December 11, 2017
In 2007, the misuse of prescription medications, especially opioids, was rising to near-epidemic proportions. More people around Ohio were dying of drug overdoses than car accidents every day and something needed to be done. That’s when the College of Pharmacy’s Ken Hale, RPh, PhD, and Nicole Kwiek, PhD, decided to take matters into their own hands.
After reading the book Generation Rx: How Prescription Drugs are Altering American Lives, Minds, and Bodies by Greg Critser, Hale knew he could do something to make a difference, and could do it right at Ohio State. The solution? Establishing a new prescription drug misuse prevention program – the Generation Rx Initiative.
The program’s mission is to educate people about the dangers of medication misuse, from children to seniors. Starting with one community toolkit, the program has now grown to seven distinct, free, online resources aimed at specific populations. In addition to these tools, programming has been created in collaboration with schools and the Generation Rx Lab located in COSI, where visitors can perform experiments to learn about the science behind medicines. The programming uses digital media and special events to get its core messages across, including:
- Prescription medications should only be used as directed by a health professional;
- Prescription medications should never be shared;
- Medications should always be securely stored to prevent others from taking them, and properly disposed of when users no longer need them;
- Medication users should be a good example to those around them by modeling safe medication-taking practices and discussing the dangers of misusing prescription drugs with family, friends, colleagues, students, or patients.
Over the past decade, pharmacists and student pharmacists have embraced Generation Rx across the country through the American Pharmacists Association (APhA), APhA student chapters, state pharmacy associations, and individual practices. More than 37 million people have been reached because of Generation Rx events and educational resources. By educating patients about potential consequences, pharmacists of all ages help dispel critical misperceptions about safety and legality when misusing prescription drugs.
Recently, Generation Rx launched a new online program, Collaborate, to be used as a platform to connect pharmacists, K-12 educators and Ohio State Extension educators. While the focus of this tool is currently aimed at combating the opioid epidemic, it can be used as framework for future medication safety topics.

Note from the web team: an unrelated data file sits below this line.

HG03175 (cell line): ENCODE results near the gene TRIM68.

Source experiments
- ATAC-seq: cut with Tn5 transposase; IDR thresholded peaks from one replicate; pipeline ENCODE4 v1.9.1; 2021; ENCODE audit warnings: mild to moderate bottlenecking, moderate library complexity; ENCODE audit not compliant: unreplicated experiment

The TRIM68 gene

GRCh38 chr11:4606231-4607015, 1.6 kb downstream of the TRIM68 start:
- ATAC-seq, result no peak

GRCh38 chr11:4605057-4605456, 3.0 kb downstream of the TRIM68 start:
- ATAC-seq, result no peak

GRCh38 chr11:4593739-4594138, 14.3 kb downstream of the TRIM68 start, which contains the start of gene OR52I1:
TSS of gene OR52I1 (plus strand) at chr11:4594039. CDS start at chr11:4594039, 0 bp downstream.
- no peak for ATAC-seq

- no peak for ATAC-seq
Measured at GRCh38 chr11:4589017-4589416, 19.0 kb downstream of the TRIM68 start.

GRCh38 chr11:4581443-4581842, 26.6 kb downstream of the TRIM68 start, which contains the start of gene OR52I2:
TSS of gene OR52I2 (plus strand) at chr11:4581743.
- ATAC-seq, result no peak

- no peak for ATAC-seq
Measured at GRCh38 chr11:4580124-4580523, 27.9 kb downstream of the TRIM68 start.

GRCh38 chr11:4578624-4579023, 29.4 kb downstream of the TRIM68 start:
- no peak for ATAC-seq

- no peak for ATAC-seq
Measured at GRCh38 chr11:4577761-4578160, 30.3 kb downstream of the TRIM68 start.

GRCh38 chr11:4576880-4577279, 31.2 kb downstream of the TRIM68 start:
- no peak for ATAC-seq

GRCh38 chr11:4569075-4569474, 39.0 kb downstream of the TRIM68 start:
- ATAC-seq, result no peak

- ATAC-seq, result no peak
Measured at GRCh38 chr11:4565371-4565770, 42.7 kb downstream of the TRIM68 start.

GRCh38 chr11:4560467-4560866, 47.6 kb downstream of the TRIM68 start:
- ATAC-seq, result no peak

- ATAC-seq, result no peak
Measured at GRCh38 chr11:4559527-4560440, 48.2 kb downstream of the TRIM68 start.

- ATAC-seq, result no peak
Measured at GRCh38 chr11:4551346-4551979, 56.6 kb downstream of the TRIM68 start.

“Medications are integral to improving our health but only when used properly,” said program co-director Dr. Nicole Kwiek. “By establishing this collaborative educational model, we can address any medication-related issue and continue to promote safe medication-taking practices to people in Ohio and across the United States.”
While the College of Pharmacy and the Cardinal Health Foundation are drivers of this successful program, it could not have the impact it does without the help of its key partners. During an awards ceremony in October, 12 partners including Cardinal Health were recognized for their commitment to the initiative. However, there were many more organizations that played a critical role in Generation Rx’s success. For example, using APhA’s student chapters, Generation Rx Collaborative spread to nearly all major colleges of pharmacy throughout the country.
“We went to college administration in 2006 with a crazy idea and they believed in us and said yes. The dean at the time, Dr. Bob Brueggemeier, was incredibly supportive of the idea. That support continued with our current dean, Dr. Henry Mann,” said Hale. “Without our strong relationships with the college, students and organizations this program would never be possible.”
Generation Rx is looking toward the future with no plans to slow the momentum.
“Quickly after starting Generation Rx, we outgrew the program at a local level,” said Kwiek. “We’ve always been focused on the scope of the initiative and being able to expand. Through our new initiatives with Collaborate, we are establishing partnerships around the state that we can leverage when we need to address future problems. We are laying the groundwork now.”
Kwiek explained that since 2007, Generation Rx has been playing catch- up to the opioid crisis. There had never been a way to mobilize large populations to educate around a common issue. By putting the pieces in place now, when the country starts to see evidence of a different crisis, people can quickly mobilize through every state’s extension offices.
In addition, the team wants to grow its personnel to match its expanded offerings and create a formalized structure to the team.
“We’ve been able to create all of these resources and have seen great success with this program nationwide with less than a fulltime position, and incredible support from students. We want to have the resources to develop even more and support our student chapters nationwide,” Kwiek said.
Lastly, the Generation Rx team wants to understand if their resources are moving the needle of change.
“We have great statistics on the number of people we are reaching across the country through our Generation Rx Collaborative student organizations, but we really want to see if we are making an impact,” said Hale, “We want to know if our resources are changing behavior.”
For more information on the program, or to download any of the free resources, visit GenerationRx.org.